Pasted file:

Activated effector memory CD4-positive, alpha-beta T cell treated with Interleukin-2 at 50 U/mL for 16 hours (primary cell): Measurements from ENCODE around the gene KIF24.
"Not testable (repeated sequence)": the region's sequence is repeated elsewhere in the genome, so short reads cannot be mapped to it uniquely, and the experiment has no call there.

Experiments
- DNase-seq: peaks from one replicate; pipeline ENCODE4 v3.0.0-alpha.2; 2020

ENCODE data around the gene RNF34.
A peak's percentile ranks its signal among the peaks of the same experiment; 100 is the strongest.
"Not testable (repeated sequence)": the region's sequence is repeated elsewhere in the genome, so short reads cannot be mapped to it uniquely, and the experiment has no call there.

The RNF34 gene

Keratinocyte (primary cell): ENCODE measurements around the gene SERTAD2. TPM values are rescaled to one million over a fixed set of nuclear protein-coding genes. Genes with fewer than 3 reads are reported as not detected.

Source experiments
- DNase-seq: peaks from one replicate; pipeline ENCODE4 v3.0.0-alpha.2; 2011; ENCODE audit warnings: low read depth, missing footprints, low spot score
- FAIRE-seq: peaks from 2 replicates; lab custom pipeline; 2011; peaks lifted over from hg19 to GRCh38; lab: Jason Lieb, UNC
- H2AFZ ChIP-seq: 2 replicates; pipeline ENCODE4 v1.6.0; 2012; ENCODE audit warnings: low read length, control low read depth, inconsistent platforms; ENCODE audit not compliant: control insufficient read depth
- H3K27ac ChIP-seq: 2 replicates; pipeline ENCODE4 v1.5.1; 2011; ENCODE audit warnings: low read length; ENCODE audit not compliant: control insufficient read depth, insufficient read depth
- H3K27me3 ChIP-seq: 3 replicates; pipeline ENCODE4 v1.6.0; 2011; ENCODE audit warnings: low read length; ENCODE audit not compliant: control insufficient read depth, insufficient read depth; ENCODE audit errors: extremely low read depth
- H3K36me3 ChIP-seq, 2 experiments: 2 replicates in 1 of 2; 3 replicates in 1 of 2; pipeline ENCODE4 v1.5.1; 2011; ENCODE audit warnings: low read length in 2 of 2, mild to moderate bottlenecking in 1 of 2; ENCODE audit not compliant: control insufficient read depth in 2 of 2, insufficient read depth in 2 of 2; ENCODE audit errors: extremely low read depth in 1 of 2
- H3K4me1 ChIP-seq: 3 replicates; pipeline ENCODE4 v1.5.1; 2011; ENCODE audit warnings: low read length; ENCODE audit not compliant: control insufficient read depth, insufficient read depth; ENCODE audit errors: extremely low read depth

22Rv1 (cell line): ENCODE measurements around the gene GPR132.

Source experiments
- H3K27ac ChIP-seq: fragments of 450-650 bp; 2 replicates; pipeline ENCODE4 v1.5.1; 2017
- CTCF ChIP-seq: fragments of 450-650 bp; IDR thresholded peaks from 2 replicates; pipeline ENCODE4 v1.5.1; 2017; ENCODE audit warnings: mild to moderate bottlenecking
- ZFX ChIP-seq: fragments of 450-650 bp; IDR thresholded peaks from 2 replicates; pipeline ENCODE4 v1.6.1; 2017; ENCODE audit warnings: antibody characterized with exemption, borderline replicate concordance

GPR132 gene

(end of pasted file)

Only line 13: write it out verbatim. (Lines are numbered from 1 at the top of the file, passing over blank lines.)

- H2AFZ ChIP-seq: 2 replicates; pipeline ENCODE4 v1.6.0; 2012; ENCODE audit warnings: low read length, control low read depth, inconsistent platforms; ENCODE audit not compliant: control insufficient read depth